His positional blocking in the run-game is good though, and he can turn his opponent well when he gets off the snap quickly. His quickness off the snap is inconsistent though, and while he is capable of being first off the line when required, he can also be last off the snap on occasions.

Pass blocking is his best area, where he has good quickness and balance, and mirrors defenders well. He has long arms and good hands to lock up defenders, but does forget technique occasionally to rely on his agility to stop the defender. As such a young prospect, teams will hope that Smith only goes from strength to strength. He could be worth an investment for Miami, and no doubt there will be interest as he played right tackle at college, although he is seen as a left tackle.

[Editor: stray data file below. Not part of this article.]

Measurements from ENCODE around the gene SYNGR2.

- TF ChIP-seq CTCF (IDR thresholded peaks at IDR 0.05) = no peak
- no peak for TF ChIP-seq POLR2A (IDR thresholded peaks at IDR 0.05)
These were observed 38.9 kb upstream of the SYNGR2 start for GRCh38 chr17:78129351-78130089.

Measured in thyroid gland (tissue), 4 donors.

Although he missed a game in 2009 due to suspension, he has only missed part of one game due to injury, and has been used at left tackle in games, showing his versatility.

Even more intriguing to Miami is his special teams’ play, where he blocked two kicks in 2010.

His potential is great, and he could go on to be an elite tackle if he fulfills it. However, the question is whether he can fulfill it. If Miami believe he can, and he falls into the middle to end of the first round, he might be a target for the Dolphins, but some believe he will be off the board before then.


Nate Solder, Colorado (1st Round) - 6’8’’ 314 lbs

Solder won the Big-12 Offensive Lineman of the Year Award, and allowed just one sack as a senior playing every snap for the Buffaloes. His thin frame might worry some, but he works hard in the gym, and is likely to put on more muscle in the next few years. However, it is his athleticism that is the main drawing point for Solder, and this will interest many teams across the NFL; some are already predicting Solder to become a Pro-Bowl caliber lineman.